Why? Because you can! And pickle, and jam, or otherwise celebrate the resurgence of the domestic arts our forebears held so dear. Put on your best apron and step into our kitchen, won't you?
Make bread in a cast iron skillet from foraged cattail flowers to serve with a dinner soup or chili.
How to harvest cattail pollen (as well as the California native mint Monardella villosa) and make a brilliant yellow pasta with them both.
What we have been foraging in southeastern New England for the week ending 06/27/2011.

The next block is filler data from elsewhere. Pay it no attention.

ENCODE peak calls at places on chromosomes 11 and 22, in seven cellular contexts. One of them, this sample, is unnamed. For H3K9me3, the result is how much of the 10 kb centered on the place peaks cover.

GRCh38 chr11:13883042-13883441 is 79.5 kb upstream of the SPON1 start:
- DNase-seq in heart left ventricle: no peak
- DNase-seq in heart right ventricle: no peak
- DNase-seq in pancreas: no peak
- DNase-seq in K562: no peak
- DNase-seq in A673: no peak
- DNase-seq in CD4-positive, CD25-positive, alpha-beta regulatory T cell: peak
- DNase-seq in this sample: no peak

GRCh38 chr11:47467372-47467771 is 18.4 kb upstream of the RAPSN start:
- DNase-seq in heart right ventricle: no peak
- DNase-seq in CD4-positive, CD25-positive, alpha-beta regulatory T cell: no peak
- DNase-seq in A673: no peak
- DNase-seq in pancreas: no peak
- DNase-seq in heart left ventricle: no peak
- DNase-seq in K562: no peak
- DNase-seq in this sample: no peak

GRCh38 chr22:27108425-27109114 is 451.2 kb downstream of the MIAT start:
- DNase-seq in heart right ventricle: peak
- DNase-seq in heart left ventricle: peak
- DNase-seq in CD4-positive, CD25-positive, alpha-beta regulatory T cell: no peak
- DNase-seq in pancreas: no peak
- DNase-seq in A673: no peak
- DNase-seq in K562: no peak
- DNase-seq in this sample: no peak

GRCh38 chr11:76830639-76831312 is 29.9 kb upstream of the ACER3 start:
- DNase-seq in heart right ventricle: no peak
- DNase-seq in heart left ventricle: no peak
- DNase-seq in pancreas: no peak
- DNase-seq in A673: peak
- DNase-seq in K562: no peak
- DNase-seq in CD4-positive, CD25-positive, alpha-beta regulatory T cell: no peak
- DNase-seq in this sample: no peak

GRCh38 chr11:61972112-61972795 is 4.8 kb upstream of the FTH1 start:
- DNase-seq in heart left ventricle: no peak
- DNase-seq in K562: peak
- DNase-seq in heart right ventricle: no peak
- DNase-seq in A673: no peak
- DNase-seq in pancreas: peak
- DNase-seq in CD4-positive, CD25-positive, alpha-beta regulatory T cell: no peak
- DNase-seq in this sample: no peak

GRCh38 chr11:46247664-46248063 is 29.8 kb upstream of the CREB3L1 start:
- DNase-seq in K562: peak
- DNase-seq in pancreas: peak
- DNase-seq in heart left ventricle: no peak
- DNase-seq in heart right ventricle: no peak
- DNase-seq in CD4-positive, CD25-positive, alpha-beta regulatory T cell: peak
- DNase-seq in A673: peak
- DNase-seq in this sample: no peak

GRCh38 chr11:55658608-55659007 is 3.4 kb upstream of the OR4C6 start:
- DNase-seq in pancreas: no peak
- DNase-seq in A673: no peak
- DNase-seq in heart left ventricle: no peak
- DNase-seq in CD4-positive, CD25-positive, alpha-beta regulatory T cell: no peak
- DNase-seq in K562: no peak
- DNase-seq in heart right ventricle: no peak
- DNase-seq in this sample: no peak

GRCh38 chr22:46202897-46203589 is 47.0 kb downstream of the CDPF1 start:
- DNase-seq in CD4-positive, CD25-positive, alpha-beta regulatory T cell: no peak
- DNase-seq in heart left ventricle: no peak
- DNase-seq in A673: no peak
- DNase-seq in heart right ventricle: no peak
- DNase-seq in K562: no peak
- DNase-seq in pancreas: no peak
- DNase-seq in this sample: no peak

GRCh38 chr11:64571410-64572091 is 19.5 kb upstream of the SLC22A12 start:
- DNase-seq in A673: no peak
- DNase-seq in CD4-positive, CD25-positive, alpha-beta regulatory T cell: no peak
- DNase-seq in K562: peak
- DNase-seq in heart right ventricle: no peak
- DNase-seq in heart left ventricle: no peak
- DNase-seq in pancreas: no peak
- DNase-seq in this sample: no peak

What wild edibles we have been finding in southeastern New England, and some recipes.
Several wild food items come from common cattails--pollen, cattail-on-the-cob, leaf hearts, and starchy rhizomes.
What we're finding this week growing in the wild areas of southeastern New England, and what we made with it.
Here in southeastern Connecticut, the foraging season is progressing rapidly with new edibles available every week. Peek at what we have been finding, and what we made it.
I call this Flyway Fried Rice: It is almost entirely foraged or hunted, with real foraged wild rice, bulrush shoots, black walnuts, wild onions and wild duck.